With all equipment available for exercise, it is difficult to distinguish between the elements that are useful and those that are only scams. Jumpsoles, the weight platforms that adhere to shoes with straps, may seem like a publicity stunt, but they can be effective. They are heavier than shoes that are made with similar platforms molded directly on the soles of the feet, so they give a more demanding workout. They are designed to be used with a plyometric exercise session to improve your vertical jump.
Get used to them
The first time you adjust a pair of jumpsoles, you will feel uncomfortable having a weight platform attached to the bottom of your normal training shoes. You will have to get used to them before you start working, which will help keep your training pace high and avoid injuries. Adjust them in your training shoes and walk for a minute or two so you can make the necessary balance adjustments to move normally. You must be able to adapt to them fairly quickly, and you may only have to take time before your first or second training with them.
Warm up with or without them
Always warm up before exercising. This causes the blood flowing to the muscles to increase your performance and reduce the risk of injury. You can prepare for this workout with or without the platform accessories. You can spend three to five minutes on a stationary bike, on a treadmill or jogging a quarter of a mile without accessories. Performing the warm-up in your jumpsoles, however, will do more than just flow the blood. Adding the challenges of the resistance and balance of the platforms will help your muscles adapt to function with them. Adjust the weight platforms and jump the rope for two or three minutes before exercising. You should also cool down and stretch after a workout in jumpsoles but the use of platform accessories during cooling is not necessary, according to the jumpsoles training manual.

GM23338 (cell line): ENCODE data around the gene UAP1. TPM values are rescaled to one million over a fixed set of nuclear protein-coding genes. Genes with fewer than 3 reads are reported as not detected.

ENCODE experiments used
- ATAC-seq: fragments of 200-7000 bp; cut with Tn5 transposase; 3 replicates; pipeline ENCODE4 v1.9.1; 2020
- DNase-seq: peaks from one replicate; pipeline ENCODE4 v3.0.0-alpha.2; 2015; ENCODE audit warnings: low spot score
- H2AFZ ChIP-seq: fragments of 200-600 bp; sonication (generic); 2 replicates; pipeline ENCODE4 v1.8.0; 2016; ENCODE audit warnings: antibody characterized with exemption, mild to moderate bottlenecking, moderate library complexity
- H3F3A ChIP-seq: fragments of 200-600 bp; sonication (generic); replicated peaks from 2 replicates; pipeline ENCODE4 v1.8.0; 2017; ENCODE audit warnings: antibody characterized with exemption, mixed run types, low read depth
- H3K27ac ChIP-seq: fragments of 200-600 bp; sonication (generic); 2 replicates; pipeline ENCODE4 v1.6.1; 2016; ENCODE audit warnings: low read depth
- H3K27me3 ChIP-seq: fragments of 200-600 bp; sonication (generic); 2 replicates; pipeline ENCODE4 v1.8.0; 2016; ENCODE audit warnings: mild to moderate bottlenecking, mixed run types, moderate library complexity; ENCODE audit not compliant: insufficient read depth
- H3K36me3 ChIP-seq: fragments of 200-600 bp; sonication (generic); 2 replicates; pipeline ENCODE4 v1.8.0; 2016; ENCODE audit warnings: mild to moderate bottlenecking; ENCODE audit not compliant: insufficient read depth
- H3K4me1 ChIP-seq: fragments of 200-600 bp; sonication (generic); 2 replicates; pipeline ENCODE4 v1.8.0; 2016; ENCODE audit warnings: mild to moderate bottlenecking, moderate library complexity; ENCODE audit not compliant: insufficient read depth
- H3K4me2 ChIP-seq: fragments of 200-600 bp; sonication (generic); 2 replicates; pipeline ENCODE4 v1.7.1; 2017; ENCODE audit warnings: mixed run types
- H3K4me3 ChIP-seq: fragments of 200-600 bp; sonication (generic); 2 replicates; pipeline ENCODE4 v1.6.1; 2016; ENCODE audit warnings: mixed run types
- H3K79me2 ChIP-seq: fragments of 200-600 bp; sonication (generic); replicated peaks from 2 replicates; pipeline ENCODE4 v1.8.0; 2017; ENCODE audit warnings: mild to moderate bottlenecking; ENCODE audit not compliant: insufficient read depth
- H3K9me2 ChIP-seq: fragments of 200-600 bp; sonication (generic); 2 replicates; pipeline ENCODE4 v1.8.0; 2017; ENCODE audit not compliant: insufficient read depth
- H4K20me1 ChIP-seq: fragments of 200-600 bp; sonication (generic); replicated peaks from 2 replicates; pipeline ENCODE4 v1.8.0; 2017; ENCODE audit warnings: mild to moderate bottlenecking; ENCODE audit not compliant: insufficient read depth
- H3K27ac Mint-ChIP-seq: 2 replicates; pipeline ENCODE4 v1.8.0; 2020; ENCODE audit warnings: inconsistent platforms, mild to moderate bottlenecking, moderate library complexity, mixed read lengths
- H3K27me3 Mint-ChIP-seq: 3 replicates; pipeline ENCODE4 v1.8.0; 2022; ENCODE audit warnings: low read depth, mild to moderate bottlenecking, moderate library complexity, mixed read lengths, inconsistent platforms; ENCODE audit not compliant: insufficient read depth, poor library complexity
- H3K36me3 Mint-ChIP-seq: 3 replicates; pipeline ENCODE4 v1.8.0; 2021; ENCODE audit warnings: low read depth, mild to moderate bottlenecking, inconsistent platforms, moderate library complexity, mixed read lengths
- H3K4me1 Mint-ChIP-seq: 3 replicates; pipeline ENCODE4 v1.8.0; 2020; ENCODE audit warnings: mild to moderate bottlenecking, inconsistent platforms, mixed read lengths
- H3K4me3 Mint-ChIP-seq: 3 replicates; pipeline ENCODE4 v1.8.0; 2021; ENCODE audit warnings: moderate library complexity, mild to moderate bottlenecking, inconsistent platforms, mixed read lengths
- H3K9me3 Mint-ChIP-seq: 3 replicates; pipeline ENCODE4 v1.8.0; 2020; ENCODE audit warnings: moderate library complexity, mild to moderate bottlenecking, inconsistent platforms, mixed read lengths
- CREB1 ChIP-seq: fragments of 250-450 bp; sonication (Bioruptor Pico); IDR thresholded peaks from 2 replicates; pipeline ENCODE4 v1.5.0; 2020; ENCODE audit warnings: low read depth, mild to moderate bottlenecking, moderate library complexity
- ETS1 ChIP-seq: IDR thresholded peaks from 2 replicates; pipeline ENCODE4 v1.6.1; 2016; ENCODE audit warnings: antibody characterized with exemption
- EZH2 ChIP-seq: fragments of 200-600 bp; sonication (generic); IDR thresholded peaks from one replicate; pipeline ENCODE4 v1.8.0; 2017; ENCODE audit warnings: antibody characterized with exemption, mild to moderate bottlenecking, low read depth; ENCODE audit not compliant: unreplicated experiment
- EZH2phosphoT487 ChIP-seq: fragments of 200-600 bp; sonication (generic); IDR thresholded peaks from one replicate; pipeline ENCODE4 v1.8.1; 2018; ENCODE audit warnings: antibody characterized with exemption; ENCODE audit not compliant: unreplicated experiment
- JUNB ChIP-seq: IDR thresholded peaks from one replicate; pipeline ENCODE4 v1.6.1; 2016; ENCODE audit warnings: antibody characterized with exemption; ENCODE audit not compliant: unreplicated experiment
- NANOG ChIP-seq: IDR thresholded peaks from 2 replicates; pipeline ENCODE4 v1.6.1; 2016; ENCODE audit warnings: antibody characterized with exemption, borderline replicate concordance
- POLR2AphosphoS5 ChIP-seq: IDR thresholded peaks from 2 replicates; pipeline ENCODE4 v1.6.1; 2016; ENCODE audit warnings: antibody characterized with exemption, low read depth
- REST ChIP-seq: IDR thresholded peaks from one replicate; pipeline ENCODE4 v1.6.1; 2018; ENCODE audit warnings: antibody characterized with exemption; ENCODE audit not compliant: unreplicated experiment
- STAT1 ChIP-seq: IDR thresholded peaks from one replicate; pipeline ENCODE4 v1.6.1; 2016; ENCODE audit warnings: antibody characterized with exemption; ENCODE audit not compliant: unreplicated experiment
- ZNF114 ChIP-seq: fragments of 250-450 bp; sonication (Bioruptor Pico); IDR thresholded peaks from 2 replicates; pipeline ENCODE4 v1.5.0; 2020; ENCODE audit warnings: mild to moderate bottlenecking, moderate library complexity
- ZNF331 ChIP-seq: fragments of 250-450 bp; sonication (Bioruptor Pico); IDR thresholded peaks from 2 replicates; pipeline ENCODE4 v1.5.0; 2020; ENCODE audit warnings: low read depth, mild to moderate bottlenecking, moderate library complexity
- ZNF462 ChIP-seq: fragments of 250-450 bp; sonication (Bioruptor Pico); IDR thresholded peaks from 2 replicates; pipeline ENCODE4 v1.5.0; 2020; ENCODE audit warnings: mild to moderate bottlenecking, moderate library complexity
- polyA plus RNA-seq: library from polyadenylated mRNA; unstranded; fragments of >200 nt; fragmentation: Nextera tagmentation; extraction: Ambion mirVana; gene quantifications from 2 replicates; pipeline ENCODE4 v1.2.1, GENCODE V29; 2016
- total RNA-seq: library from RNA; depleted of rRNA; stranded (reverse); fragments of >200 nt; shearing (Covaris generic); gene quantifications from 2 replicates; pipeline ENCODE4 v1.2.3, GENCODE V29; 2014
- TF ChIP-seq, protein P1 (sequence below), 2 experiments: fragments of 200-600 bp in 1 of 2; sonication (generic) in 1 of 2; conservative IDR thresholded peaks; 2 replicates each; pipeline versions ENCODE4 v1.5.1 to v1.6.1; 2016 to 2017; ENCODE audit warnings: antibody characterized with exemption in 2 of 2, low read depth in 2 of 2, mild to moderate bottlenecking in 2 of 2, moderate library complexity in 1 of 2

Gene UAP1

The jumpsoles are supposed to help improve your vertical jump, as well as your speed of stretching and strengthening the Achilles tendons and calf muscles. Plyometric exercises are ideal exercises to achieve this, and that is why most of the exercises in the training manual of the jumpsoles are typical plyometric movements. A habitual training consists of performing from one to three series of lateral jumps with a cone, bouncing, jumping, changing feet (Skipping), jumping boxes and hoops, squats with stride step-ups.A series consists of about 10 repetitions or jumps, but jumps or bounces are recommended to be made at a distance of approximately 25 yards. Rest for one to two minutes between exercises. You can add weight to your squats with stride and step-ups by holding a bar with weight on your shoulders while doing your repetitions. You can also include medicine ball throws in your training. Your calves will be put into action for these exercises because you will start squatting and forcefully straighten your legs to get up while you throw the medicine ball in the air. (Reference 1)
The plyometric exercise program you will perform to improve jumping and speed only needs to be carried out twice a week, with the minus two days of intermediate rest. If you are not training for a sport, you must complete the eight weeks of training and then take 10 days off before starting over. It is an effective training plan when you are out of season if you are training for a sport, but during the season you should reduce it to a minimum of training just to maintain strength. This means that you are only going to perform a series of exercises twice a week with sufficient rest days between each session. Also, you may want to skip the box jumps as they are exceptionally strenuous if you are in a competitive season.